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Process hazard analysis (PHA) studies identify hazard scenarios in order to determine whether or not existing safeguards need to be enhanced or new safeguards installed. Consequently, recommendations to reduce hazard scenario risks by mitigating the severity of their consequences or reducing their likelihood must be developed.

Usually, the need for risk reduction measures is based on the risks and/or consequence severities of scenarios. PHA Teams need to determine whether or not recommendations are sufficient to reduce the risk to a tolerable or acceptable level.

A useful strategy for deciding on appropriate risk reduction measures is to employ the hierarchy of hazard controls:

       Hierarchy of Hazard Controls

Inherent safety
Segregation and separation
Passive engineered safeguards
Active engineered safeguards
Procedural safeguards
Personal protective equipment
Emergency response

The reliability of the risk control measures generally decreases down the hierarchy. At the top of the hierarchy is inherent safety, which focuses on eliminating or reducing the process hazards in a way that is permanent and inseparable from the process. First-order inherent safety measures that eliminate a hazard, for example, by substituting a toxic chemical with a non-toxic chemical, are favored over second-order inherent safety measures that reduce the severity of a hazard or the likelihood of a release, without the use of add-on safety devices, for example, by redesigning a high-pressure, high-temperature process to operate at ambient temperatures and pressures.

Both types of inherent safety measures are favored over segregation and separation. Segregation employs a physical barrier between hazards and areas to be protected. Separation involves locating hazards sufficiently far from areas to be protected.

Next come engineered safeguards. They may be passive or active. Passive safeguards involve equipment that does not require physical actuation in order to perform the intended function, e.g. a dike wall around a storage tank. Active safeguards involve equipment that does requires physical actuation in order to function. They do so in response to a change in a process parameter or a signal from an operator or the control system, e.g. a deluge system. Generally, passive safeguards are more reliable than active safeguards because there are no activation mechanisms to fail.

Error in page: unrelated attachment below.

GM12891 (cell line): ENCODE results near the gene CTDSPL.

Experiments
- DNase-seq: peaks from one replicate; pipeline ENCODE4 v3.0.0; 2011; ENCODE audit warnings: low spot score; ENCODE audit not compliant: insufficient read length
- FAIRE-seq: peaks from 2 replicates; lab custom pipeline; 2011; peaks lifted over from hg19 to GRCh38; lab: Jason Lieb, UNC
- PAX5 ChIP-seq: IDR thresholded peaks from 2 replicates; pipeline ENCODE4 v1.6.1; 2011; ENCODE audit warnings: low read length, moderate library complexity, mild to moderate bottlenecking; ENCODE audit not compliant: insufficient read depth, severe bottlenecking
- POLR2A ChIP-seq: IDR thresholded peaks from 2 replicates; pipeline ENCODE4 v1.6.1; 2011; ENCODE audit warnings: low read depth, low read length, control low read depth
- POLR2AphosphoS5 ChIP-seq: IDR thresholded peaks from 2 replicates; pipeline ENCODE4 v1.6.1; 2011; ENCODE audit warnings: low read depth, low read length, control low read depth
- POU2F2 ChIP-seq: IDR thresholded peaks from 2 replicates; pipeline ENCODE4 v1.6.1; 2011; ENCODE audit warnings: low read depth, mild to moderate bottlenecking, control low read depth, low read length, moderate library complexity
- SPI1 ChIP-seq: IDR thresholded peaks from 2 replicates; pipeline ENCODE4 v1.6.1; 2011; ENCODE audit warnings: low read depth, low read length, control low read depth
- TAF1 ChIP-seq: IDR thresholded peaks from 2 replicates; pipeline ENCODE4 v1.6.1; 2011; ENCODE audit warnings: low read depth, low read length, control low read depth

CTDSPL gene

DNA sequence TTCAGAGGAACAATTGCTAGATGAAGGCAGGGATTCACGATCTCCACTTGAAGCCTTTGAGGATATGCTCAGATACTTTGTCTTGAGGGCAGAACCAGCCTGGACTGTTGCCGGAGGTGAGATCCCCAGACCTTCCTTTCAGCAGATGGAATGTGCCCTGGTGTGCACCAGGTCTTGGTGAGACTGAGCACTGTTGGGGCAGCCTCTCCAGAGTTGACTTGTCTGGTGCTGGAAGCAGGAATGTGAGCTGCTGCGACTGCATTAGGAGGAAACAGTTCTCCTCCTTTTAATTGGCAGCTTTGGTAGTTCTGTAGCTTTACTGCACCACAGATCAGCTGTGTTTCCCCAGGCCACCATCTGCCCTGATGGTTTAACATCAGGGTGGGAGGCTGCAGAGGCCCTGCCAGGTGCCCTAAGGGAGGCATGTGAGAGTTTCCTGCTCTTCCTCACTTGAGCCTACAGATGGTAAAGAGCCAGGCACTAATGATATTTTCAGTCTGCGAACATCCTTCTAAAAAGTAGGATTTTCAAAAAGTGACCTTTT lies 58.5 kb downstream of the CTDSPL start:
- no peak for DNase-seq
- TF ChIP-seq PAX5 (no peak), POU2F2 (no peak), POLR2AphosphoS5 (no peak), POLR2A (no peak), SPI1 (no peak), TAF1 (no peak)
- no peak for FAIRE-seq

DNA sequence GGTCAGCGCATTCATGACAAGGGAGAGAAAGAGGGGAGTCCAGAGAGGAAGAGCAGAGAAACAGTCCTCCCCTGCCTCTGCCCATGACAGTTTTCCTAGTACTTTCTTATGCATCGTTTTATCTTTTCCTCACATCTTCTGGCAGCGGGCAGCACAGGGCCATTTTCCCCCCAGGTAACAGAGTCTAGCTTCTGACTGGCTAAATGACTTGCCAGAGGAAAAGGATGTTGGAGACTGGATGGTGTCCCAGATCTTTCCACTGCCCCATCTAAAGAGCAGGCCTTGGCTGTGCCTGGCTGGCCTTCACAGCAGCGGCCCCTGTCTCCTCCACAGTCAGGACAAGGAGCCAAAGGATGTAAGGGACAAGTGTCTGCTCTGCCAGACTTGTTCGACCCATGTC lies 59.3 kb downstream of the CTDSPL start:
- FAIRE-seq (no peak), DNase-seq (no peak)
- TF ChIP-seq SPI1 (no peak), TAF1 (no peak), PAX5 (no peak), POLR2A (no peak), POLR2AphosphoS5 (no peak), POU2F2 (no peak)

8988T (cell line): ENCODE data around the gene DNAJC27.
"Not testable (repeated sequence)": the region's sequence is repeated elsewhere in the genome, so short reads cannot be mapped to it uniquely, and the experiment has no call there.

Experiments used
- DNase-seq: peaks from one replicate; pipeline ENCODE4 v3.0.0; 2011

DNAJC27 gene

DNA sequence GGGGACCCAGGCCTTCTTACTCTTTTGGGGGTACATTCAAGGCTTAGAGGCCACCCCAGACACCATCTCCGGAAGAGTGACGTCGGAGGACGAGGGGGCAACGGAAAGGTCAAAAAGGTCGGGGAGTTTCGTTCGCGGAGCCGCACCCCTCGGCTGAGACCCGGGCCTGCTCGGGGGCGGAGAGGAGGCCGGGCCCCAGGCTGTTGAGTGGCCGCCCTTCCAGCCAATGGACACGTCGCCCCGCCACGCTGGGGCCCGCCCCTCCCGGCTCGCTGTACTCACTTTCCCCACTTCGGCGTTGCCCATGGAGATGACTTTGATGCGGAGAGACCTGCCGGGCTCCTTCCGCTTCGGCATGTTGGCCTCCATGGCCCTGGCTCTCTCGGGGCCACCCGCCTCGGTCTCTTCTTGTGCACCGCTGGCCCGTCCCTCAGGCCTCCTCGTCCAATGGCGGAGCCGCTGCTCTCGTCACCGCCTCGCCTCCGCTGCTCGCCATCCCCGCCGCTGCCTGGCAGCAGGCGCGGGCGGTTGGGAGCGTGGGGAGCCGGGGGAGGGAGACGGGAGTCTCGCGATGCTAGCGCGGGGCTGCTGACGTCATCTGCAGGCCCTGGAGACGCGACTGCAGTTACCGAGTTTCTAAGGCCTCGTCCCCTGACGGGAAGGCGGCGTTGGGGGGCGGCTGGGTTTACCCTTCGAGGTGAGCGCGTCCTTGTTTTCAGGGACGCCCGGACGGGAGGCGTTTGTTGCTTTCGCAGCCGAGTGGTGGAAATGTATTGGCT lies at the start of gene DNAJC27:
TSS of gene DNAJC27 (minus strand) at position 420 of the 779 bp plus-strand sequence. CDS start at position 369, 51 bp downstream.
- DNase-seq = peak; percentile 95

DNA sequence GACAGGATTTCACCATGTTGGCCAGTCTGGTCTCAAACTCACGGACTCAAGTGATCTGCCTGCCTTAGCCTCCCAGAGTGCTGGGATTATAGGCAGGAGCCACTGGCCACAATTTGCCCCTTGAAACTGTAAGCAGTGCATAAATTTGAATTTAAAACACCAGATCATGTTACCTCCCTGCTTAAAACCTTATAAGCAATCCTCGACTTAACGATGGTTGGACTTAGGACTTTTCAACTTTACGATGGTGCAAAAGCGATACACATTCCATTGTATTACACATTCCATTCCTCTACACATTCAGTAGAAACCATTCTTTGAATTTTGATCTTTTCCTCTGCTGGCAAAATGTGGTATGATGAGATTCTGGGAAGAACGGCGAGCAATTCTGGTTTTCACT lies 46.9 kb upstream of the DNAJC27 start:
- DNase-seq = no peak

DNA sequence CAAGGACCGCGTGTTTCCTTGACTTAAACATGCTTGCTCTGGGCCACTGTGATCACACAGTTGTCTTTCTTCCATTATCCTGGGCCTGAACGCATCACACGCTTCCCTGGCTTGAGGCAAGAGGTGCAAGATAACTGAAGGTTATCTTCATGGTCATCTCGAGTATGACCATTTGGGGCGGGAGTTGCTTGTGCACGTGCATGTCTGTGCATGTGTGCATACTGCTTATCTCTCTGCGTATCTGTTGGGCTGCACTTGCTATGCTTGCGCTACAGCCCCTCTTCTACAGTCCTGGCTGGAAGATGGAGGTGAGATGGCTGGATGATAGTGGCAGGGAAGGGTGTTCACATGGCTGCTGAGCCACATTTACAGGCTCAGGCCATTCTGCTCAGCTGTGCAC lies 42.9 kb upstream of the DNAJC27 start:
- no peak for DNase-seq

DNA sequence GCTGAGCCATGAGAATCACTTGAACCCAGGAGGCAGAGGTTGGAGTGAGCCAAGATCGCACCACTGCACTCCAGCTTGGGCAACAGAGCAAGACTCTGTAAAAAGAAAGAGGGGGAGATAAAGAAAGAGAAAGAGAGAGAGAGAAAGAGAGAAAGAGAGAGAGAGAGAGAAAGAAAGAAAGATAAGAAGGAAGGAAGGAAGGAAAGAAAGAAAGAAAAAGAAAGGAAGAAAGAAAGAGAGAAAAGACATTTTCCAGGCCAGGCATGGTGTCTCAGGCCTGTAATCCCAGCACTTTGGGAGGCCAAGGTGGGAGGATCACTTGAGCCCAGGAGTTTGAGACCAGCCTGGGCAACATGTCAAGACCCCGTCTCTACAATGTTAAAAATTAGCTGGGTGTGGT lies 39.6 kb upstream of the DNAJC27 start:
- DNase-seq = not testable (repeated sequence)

Procedural safeguards are procedures and administrative checks, for example, hot work and emergency response procedures. They depend on people, who are prone to human errors and less reliable than equipment. Consequently, procedural safeguards are less reliable than engineered safeguards.

Personal protective equipment is called upon to protect people after a hazard has been realized. Also, it depends on people for its correct use. Consequently, it is located below procedural safeguards in the hierarchy.

Lastly, emergency response is located at the bottom of the hierarchy. It occurs in response to process safety incidents, generally after other safeguards have failed, and it depends on the actions of human responders. Hence, its position in the hierarchy.

Given these considerations, risk reduction measures at the top of the hierarchy are favored over those lower in the hierarchy. Also, process risks should be matched with risk reduction measures in the hierarchy. Thus, high-consequence scenarios should require safeguards higher in the hierarchy. Risk reduction measures lower in the hierarchy, such as procedural safeguards, provide inadequate for protection against high-consequence events. Generally, procedural safeguards should not be relied upon to protect high risk scenarios, even though they may be favored because they can be implemented more easily and quickly than measures higher in the hierarchy and usually cost less. Of course, any risk reduction measures should be practical and not introduce new hazards.